Dana Corporation Purchases Comprehensive In-Line Axle Testing Technology
Since the end of 2003 when Dana Corporation in Toledo, Ohio, began manufacturing front and rear differential assemblies for the BMW X5 sports activity vehicle (SAV), each differential has undergone extensive testing in what is one of the world's most advanced production test stands. Designed and built by Burke Porter Machinery, the equipment does not rely on subjective analysis by the operator, but in less than one minute performs objective noise, vibration and harshness (NVH) tests at the end of the production line before the differential is shipped.
Full NVH testing of vehicle transmission components is becoming more common in response to higher levels of expectation from drivers. What sets the Dana test stand apart is the first ever use in production of a new system, the details of which are undisclosed, whereby the vibrations of the input and output shafts are measured as the pinion gear engages with the crown wheel, allowing the quality of gear meshing to be determined more accurately.
The new stand was designed to test differentials manufactured for X5 SAVs built at BMW's Spartanburg factory in South Carolina. Batches of differentials on assembly pallets reach the end of the production line where the test stand recognises the differential model and serial number by scanning a barcode on the differential housing. Both the assembly and pallet are loaded automatically into a fixture and the assembly is clamped at in-vehicle mounting points so that the geometry is not affected during testing. The input shaft of the test stand that simulates the drive from the engine is engaged and so also are the two output shafts that will, when the differential is in the car, be connected to the back wheels.
At the same time, the differential is filled with temperature-controlled oil. Double metering is used to ensure that the correct amount enters the unit, as it will be shipped in this condition and it is important that it is neither overfilled nor underfilled.
As the oil fill cycle finishes the shafts start to rotate, taking the assembly through a sequence of tests at different speeds. Dana configures the tests themselves to suit the vehicle model and to accommodate future types of differentials that may be produced. Typically, the input ramps up through various speeds to 6,000 rpm, representing about 100 mph on the road after 4 to 1 reduction through the differential.
Test scenarios include varying the speed at constant torque, varying the torque from positive to negative at constant speed, and combining the two. In this way, the gear set is monitored for NVH under heavy load in both directions and also when the gears are only lightly meshing. The speed of the two output shafts is synchronised so that only straight line driving is simulated; the differential gears are not included in the tests as noise is more of an issue when cruising rather than when cornering. On completion of the test, the differential is automatically placed back onto its pallet and returned to the production line for final, pre-delivery processing.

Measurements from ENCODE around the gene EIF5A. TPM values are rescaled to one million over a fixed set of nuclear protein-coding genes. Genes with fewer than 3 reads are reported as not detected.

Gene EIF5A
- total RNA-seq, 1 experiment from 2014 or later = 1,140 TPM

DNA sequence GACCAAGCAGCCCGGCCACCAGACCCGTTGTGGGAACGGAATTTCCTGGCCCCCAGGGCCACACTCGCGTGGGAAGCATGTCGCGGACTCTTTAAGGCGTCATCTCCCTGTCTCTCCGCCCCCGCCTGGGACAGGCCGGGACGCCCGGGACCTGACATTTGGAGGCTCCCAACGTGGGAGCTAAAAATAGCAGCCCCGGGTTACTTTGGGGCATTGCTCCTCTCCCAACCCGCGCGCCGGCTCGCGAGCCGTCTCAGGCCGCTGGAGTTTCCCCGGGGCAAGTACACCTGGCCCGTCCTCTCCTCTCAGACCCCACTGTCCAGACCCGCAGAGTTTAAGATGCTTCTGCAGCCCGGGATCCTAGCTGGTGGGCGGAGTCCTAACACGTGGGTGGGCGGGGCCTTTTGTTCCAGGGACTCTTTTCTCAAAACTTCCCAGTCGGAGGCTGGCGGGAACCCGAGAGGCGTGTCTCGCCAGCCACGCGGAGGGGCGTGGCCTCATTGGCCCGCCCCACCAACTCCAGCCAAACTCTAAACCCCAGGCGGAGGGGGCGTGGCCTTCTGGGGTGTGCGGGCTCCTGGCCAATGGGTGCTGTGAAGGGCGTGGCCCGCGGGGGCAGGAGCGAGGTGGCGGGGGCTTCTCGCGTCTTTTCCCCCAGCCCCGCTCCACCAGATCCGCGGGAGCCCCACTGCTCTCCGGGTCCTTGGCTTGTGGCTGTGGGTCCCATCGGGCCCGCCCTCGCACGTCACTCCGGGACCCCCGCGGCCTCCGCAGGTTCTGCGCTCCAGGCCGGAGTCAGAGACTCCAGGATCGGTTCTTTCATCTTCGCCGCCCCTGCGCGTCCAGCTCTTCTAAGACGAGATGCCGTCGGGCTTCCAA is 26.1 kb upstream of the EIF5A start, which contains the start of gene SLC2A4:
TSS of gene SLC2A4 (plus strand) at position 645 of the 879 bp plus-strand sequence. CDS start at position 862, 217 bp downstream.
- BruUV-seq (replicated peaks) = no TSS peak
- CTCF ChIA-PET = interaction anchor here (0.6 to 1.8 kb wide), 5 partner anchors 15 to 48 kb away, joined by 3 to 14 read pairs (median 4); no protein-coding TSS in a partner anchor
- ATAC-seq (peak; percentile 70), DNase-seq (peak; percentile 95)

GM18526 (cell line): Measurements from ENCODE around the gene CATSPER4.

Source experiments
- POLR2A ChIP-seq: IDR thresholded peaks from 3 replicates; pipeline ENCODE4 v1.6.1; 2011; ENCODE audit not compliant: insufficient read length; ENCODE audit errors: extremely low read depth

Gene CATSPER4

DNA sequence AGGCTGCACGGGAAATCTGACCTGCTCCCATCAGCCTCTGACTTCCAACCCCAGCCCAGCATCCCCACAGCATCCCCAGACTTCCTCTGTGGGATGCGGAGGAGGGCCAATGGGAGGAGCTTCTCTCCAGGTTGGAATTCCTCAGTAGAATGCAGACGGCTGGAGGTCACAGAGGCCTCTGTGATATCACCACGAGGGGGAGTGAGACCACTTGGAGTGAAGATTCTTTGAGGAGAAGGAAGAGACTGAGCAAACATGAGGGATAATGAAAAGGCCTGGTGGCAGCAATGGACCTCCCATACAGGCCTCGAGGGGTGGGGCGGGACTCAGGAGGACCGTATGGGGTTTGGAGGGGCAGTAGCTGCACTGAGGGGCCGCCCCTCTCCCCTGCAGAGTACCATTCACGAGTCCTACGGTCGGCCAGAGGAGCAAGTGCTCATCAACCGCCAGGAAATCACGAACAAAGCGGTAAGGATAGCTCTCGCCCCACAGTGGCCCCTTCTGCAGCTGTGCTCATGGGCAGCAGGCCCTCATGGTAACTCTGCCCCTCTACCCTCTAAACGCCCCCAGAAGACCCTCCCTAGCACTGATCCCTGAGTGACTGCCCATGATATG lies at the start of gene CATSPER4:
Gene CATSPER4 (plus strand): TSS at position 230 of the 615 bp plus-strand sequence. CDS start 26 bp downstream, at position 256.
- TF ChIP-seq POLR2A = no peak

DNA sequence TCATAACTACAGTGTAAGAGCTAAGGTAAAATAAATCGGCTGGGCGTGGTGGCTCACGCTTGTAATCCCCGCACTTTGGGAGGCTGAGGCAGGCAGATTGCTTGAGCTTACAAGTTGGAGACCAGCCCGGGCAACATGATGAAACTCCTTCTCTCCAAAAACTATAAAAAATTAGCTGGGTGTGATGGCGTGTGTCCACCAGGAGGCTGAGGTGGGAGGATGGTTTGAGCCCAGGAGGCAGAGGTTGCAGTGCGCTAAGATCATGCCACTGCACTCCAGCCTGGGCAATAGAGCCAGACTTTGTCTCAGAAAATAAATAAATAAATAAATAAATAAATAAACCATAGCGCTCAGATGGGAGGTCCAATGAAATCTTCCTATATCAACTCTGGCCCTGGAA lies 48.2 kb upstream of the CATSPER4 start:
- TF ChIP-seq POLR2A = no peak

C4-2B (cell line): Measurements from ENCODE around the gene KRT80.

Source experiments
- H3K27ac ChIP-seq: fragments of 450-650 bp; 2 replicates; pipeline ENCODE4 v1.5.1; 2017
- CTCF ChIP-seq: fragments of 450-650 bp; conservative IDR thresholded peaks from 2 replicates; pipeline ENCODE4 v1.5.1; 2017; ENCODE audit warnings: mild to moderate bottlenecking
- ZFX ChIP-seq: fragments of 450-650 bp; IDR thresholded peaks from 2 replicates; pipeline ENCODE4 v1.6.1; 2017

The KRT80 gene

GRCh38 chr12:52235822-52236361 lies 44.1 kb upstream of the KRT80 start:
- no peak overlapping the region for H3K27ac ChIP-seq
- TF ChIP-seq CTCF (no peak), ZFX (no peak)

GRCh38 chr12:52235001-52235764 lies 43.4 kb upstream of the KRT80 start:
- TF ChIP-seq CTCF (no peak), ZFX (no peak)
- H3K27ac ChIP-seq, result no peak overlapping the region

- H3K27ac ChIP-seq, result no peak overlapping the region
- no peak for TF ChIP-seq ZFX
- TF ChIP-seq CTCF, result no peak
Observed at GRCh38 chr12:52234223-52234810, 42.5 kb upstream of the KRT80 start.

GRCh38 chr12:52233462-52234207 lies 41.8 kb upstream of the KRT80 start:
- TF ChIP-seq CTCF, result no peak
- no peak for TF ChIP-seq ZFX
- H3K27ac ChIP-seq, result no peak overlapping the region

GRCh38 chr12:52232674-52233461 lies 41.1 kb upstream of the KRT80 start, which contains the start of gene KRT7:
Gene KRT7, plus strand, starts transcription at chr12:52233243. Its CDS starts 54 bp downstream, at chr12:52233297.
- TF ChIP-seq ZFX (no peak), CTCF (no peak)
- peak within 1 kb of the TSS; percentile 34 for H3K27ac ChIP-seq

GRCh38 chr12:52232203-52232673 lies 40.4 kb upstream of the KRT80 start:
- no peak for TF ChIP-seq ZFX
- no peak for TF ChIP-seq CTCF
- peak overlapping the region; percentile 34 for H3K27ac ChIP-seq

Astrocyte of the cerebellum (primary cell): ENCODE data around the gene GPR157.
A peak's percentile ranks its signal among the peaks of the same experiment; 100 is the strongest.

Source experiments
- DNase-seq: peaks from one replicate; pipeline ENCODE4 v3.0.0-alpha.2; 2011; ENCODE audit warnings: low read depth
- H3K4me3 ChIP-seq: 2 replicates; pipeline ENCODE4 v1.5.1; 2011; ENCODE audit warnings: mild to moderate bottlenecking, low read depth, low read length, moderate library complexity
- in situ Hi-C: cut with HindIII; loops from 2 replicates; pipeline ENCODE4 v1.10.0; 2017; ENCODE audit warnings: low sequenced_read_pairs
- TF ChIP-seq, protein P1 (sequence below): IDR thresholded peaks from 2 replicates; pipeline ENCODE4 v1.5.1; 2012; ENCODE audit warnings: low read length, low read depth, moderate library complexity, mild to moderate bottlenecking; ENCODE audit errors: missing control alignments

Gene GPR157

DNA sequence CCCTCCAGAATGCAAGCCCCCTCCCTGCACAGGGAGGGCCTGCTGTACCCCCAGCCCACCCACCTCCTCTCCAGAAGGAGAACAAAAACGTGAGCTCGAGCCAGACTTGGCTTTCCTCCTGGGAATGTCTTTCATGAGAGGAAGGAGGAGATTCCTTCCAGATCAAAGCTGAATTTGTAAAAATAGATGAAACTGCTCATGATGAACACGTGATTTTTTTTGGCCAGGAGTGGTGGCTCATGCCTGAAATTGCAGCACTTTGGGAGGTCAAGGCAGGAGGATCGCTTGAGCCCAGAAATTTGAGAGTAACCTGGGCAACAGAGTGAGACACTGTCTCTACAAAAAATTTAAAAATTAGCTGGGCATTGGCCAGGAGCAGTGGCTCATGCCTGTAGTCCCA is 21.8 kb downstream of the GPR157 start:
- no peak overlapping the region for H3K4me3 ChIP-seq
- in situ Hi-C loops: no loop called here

Following successful pre-production trials of the test stand in Toledo, Ohio, Dana ordered a second stand. Installed early in 2004, the production stand in Birmingham performs NVH tests on four variants of front and rear differentials for another car manufacturer. The cell recognises the type of assembly by data handshake over a local network and in this case robotically loads not only the differential, but also the appropriate fixture needed to clamp it. So that there is minimal lost time due to load / unload, a rotary turntable with two fixturing positions allows the next unit to be loaded while the previous one is undergoing tests.
The latest test stand for Dana was installed in Austria at the end of 2004, again for testing differentials. It is similar to the Birmingham test stand except that loading of the units is carried out manually rather than by robot. The machine integrates the output torque transducer measurements to the NVH analysis. In this way, instead of just the mean torque being available, high-speed data capture and analysis allows peak-to-trough measurements to be made resulting from the torque fluctuations from the gear meshing. The quality of the gear set is therefore indicated more precisely.
The design function for all these test stands was supported by eight seats of SolidWorks CAD, enabling a short lead-time from date of order to commissioning at the user’s premises. System control software writing and programming was carried out in-house at Gosport, minimising reliance on third parties and facilitating the setting up of internet links for remote troubleshooting.
Test stand for production line testing of BMW X5 differentials at Dana Corporation.